Barbara received a B.S. degree from Denison University and a Master of Health Professions from Northeastern University’s Bouve College of Health Sciences. Bev Parker is a long-term, three-time breast cancer survivor and advocate. Her experiences have involved education, career, and volunteer activities. She earned graduate degrees in business (MBA) and social work (MSW), focusing on cancer whenever possible. She then earned a PhD in public health, conducting a qualitative study of male breast cancer as her dissertation research.
Bev Parker is a long-term, three-time breast cancer survivor and advocate. Her experiences have involved education, career, and volunteer activities. She earned graduate degrees in business (MBA) and social work (MSW), focusing on cancer whenever possible. She then earned a PhD in public health, conducting a qualitative study of male breast cancer as her dissertation research.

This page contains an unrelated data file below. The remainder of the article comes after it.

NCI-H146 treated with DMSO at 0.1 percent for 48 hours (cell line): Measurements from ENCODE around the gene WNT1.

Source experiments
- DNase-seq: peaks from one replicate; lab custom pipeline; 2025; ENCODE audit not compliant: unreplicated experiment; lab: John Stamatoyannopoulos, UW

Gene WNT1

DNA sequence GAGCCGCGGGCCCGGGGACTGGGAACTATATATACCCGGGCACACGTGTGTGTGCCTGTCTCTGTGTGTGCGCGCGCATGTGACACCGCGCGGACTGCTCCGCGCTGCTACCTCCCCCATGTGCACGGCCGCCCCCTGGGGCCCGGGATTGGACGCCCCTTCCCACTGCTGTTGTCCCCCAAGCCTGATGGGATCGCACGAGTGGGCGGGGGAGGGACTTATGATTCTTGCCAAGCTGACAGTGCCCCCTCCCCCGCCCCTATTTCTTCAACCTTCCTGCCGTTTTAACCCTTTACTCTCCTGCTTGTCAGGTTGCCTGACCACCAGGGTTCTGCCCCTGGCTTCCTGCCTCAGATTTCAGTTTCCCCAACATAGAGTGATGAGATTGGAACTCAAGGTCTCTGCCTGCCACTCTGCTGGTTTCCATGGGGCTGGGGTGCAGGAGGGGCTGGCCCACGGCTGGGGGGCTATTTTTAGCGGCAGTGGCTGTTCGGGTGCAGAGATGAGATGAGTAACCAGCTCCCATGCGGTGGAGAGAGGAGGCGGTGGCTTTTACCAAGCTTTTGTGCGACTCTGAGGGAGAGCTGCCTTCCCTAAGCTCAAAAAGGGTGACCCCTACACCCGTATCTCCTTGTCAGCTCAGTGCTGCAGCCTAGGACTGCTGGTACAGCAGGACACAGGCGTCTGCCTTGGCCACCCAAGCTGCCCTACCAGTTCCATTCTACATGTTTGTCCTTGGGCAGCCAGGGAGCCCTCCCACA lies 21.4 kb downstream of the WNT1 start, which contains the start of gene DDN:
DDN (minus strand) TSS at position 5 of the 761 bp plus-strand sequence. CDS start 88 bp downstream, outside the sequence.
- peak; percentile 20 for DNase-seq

She worked for many years in the business college at the University of Illinois, Chicago as the Associate Director of the Institute for Entrepreneurial Studies. After officially retiring, she worked at Y-ME National Breast Cancer Organization, first as Hotline Director and later as Research Analyst. During that time, she supervised the 24-hour hotline, answered in both English and Spanish; assisted in developing credentialing for hotline responders; facilitated monthly in-service programs with leading breast cancer specialists; coordinated monthly mailings of timely research articles; and represented Y-ME at numerous meetings, including AACR, SABCS, NBBC, APOS, ONS, and OSW.